Oral Tradition

Imagine yourself sitting in a classroom…actually anywhere…and you are being taught a given subject. You begin taking notes in a frantic panic to capture what is being taught and what you will be tested on in the near and not so near future. Your hand tires and your notes begin to slip into an unintelligible scrawl that you cannot even decipher…and your brain holds the key-code …after all this is your hand writing.

Later as you return to your notes you realize that much of the material presented has somehow not been absorbed into your brain and your notes may as well have been written by someone else…and in Greek. You have been paying too much attention to note taking and too little to what is being taught. Is there a better way to teach and learn?

In Native American cultures class we were taught the teachings and lessons that go with them in by traditional oral communication…stories passed down from generation to generation for time immemorial. From the teacher’s mouth to your ears and out of your mouth exactly as you heard. Nothing is lost and all who heard retain the stories and lessons. We are asked by the teacher “Uhh?” Do you understand? Are you absorbing this…and our response “Nuh,” signals both that we are paying attention and that we are truly absorbing and internalizing the stories and lessons.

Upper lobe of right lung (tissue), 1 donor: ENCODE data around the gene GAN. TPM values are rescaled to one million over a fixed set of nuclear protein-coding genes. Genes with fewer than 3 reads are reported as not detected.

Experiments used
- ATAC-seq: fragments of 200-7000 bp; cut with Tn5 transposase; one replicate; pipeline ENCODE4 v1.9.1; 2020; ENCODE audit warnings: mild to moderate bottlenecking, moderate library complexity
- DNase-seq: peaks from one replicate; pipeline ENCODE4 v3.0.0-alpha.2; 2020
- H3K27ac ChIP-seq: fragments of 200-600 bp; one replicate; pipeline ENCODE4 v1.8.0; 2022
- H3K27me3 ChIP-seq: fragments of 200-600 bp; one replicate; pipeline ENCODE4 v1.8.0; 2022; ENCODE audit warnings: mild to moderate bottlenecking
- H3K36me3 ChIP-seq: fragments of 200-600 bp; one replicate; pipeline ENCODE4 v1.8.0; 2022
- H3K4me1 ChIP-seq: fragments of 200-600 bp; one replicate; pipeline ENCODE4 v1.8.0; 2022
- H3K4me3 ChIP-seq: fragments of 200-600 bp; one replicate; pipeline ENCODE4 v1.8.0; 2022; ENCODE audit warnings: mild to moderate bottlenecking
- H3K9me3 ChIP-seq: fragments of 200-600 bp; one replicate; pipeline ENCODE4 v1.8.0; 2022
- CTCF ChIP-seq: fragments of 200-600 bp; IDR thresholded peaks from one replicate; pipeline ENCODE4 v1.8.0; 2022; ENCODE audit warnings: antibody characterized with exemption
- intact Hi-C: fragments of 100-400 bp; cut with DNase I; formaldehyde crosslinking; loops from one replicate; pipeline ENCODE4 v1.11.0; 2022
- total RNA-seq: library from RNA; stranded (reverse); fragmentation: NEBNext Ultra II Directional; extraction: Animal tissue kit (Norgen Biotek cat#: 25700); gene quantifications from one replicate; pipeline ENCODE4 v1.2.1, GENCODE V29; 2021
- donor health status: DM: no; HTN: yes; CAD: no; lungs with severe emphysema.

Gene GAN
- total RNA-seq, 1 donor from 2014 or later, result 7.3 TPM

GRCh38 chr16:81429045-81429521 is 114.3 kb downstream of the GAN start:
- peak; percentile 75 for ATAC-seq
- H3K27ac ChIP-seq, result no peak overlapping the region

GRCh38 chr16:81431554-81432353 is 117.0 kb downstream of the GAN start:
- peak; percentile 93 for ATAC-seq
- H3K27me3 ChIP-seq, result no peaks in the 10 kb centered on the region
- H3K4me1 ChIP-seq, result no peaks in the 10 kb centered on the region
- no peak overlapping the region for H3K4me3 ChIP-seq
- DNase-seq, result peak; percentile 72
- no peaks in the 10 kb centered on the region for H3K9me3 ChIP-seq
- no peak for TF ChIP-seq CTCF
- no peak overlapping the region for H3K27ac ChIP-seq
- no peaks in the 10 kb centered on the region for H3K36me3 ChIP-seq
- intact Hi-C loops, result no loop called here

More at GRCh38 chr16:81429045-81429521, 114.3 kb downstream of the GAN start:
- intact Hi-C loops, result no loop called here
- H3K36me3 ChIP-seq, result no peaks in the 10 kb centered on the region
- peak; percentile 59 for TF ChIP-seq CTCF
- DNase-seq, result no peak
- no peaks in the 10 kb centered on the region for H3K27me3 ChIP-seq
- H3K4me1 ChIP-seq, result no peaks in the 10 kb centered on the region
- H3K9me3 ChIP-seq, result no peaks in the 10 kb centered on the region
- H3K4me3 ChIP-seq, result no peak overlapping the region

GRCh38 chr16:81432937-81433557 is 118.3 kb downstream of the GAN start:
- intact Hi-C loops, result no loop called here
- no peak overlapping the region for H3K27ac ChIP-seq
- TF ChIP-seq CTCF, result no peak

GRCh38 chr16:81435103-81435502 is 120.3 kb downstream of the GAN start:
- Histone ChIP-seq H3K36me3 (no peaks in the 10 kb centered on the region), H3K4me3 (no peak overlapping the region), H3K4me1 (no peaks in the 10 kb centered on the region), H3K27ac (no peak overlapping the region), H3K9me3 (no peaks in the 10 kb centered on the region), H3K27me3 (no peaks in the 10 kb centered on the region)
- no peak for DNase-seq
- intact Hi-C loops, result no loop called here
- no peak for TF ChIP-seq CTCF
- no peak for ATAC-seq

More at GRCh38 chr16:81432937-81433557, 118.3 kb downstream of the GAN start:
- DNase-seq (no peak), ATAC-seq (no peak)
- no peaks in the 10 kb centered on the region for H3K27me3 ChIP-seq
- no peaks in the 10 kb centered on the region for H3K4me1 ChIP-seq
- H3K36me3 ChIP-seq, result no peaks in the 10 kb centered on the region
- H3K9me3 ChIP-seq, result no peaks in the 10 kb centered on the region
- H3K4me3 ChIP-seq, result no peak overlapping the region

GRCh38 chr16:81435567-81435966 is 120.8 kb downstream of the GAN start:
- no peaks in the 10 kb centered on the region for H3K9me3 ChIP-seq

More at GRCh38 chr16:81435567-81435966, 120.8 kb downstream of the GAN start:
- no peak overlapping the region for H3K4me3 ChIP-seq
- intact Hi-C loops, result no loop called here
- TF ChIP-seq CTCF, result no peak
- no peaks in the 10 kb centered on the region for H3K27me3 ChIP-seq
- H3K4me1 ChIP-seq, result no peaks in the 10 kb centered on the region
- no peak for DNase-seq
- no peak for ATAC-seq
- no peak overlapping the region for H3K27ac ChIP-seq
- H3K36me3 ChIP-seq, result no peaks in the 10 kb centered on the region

“Raise your hands if you can repeat the story and lessons.” At first there is a timid response, afraid of being singled out. “BE PROUD!…raise your hands, high. There is no shame in not knowing now, you will later.” You see we are taught in four different ways. The story and lessons are present four times in four different ways…we will all learn. And if not, those who do learn have added to the strength of the “community.” Those who have the strength of memory, will be selected for their strength and they will become the story tellers. They will be the ones who present the stories to the next successive generations. For what we learn and what we do, and what we pass on is for seven generations in the future. In this way the circle will always remain complete.

So close your lap tops, and put your note books aside, listen and repeat, learn from the four different presentations, because…

The stories and lessons will be passed on for “time immemorial.”

“Uhh?”

“Nuh”

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